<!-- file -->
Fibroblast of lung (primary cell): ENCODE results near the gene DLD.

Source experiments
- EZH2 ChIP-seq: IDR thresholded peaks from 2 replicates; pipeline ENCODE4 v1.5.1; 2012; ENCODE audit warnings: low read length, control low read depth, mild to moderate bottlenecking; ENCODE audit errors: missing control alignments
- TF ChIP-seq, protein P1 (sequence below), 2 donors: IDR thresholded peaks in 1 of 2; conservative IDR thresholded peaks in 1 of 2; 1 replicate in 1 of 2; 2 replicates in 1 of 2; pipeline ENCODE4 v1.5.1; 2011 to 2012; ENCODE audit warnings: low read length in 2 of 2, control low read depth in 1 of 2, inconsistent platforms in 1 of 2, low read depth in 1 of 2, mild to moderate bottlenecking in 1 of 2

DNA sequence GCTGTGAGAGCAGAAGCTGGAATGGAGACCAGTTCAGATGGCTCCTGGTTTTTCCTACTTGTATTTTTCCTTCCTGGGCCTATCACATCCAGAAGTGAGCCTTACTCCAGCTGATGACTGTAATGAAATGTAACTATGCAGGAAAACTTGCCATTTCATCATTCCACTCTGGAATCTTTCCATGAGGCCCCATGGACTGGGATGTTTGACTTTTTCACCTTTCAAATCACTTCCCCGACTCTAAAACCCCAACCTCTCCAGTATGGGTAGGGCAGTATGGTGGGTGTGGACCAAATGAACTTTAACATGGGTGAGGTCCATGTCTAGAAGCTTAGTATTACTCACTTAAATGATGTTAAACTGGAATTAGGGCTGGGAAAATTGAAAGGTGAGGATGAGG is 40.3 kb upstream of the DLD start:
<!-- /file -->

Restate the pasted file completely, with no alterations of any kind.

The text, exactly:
Fibroblast of lung (primary cell): ENCODE results near the gene DLD.

Source experiments
- EZH2 ChIP-seq: IDR thresholded peaks from 2 replicates; pipeline ENCODE4 v1.5.1; 2012; ENCODE audit warnings: low read length, control low read depth, mild to moderate bottlenecking; ENCODE audit errors: missing control alignments
- TF ChIP-seq, protein P1 (sequence below), 2 donors: IDR thresholded peaks in 1 of 2; conservative IDR thresholded peaks in 1 of 2; 1 replicate in 1 of 2; 2 replicates in 1 of 2; pipeline ENCODE4 v1.5.1; 2011 to 2012; ENCODE audit warnings: low read length in 2 of 2, control low read depth in 1 of 2, inconsistent platforms in 1 of 2, low read depth in 1 of 2, mild to moderate bottlenecking in 1 of 2

DNA sequence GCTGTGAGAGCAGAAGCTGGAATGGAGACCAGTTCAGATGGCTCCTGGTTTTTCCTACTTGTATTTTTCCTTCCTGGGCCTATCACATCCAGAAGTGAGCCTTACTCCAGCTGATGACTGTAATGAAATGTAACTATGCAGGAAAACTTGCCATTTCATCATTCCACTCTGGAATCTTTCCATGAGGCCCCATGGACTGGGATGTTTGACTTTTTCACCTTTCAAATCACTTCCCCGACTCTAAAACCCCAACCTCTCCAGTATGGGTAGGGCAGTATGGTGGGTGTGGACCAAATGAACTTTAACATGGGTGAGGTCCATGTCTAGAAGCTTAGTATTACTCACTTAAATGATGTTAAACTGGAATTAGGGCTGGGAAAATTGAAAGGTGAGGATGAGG is 40.3 kb upstream of the DLD start: